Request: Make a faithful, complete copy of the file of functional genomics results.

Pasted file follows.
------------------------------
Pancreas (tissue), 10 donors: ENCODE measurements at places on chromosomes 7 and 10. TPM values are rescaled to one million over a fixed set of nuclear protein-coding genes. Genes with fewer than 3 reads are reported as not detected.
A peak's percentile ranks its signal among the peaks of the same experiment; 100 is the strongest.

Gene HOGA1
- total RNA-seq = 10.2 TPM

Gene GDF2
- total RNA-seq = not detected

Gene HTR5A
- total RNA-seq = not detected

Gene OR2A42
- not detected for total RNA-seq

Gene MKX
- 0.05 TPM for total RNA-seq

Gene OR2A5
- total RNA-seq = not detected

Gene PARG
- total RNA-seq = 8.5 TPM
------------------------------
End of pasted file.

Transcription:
Pancreas (tissue), 10 donors: ENCODE measurements at places on chromosomes 7 and 10. TPM values are rescaled to one million over a fixed set of nuclear protein-coding genes. Genes with fewer than 3 reads are reported as not detected.
A peak's percentile ranks its signal among the peaks of the same experiment; 100 is the strongest.

Gene HOGA1
- total RNA-seq = 10.2 TPM

Gene GDF2
- total RNA-seq = not detected

Gene HTR5A
- total RNA-seq = not detected

Gene OR2A42
- not detected for total RNA-seq

Gene MKX
- 0.05 TPM for total RNA-seq

Gene OR2A5
- total RNA-seq = not detected

Gene PARG
- total RNA-seq = 8.5 TPM